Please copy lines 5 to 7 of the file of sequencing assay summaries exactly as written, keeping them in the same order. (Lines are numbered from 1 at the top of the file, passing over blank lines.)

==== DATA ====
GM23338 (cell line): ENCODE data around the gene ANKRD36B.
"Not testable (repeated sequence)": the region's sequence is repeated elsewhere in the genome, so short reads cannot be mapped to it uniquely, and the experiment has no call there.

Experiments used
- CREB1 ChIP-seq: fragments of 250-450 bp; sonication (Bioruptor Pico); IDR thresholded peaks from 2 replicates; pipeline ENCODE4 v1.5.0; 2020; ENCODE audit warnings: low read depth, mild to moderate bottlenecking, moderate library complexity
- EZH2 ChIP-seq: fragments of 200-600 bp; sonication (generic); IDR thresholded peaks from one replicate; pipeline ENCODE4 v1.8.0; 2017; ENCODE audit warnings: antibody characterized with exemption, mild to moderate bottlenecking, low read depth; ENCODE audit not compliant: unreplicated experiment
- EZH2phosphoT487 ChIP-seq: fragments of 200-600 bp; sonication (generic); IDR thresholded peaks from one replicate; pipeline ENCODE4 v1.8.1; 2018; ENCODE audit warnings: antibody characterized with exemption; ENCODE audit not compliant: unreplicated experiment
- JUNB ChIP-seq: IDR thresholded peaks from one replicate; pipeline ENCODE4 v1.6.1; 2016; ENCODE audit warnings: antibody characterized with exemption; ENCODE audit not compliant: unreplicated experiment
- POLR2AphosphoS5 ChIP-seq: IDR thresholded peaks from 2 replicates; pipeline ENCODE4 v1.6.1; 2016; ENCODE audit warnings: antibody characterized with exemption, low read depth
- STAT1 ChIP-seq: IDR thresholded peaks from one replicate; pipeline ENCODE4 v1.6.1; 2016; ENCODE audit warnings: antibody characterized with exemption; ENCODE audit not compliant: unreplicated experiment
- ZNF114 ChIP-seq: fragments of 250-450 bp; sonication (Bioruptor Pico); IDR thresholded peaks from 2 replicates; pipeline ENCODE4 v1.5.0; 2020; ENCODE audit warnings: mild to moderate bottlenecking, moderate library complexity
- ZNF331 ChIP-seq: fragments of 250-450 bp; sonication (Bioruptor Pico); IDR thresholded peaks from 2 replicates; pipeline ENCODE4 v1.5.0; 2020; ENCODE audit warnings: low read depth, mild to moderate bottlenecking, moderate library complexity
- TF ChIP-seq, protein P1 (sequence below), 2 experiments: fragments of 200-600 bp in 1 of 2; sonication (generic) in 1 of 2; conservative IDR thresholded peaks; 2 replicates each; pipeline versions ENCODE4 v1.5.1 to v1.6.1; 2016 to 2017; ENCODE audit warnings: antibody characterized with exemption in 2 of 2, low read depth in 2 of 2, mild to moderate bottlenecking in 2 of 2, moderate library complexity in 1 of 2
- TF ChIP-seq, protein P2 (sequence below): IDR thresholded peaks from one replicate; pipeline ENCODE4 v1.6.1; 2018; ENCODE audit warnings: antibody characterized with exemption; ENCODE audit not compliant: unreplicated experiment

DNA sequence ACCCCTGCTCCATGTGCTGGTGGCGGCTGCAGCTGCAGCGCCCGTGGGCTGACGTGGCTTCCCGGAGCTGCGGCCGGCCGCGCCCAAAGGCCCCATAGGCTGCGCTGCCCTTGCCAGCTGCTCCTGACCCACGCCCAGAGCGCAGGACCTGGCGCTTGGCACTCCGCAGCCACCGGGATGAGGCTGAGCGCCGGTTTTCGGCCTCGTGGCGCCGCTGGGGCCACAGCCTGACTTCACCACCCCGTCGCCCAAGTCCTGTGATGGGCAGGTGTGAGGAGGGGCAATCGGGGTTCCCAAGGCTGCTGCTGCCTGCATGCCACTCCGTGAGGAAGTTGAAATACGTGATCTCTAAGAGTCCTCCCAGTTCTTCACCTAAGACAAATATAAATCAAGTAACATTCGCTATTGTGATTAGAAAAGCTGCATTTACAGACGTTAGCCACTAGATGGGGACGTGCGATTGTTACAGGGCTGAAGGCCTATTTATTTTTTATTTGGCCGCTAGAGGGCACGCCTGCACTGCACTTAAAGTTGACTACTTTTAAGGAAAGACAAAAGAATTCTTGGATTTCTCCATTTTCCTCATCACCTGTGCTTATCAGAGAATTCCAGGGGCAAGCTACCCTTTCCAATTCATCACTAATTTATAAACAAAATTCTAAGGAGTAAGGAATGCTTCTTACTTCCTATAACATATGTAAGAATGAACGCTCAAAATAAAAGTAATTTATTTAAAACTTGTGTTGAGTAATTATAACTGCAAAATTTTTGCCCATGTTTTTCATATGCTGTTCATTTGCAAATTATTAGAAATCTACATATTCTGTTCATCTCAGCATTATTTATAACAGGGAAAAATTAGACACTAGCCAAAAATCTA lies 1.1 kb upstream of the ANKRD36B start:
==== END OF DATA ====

- EZH2 ChIP-seq: fragments of 200-600 bp; sonication (generic); IDR thresholded peaks from one replicate; pipeline ENCODE4 v1.8.0; 2017; ENCODE audit warnings: antibody characterized with exemption, mild to moderate bottlenecking, low read depth; ENCODE audit not compliant: unreplicated experiment
- EZH2phosphoT487 ChIP-seq: fragments of 200-600 bp; sonication (generic); IDR thresholded peaks from one replicate; pipeline ENCODE4 v1.8.1; 2018; ENCODE audit warnings: antibody characterized with exemption; ENCODE audit not compliant: unreplicated experiment
- JUNB ChIP-seq: IDR thresholded peaks from one replicate; pipeline ENCODE4 v1.6.1; 2016; ENCODE audit warnings: antibody characterized with exemption; ENCODE audit not compliant: unreplicated experiment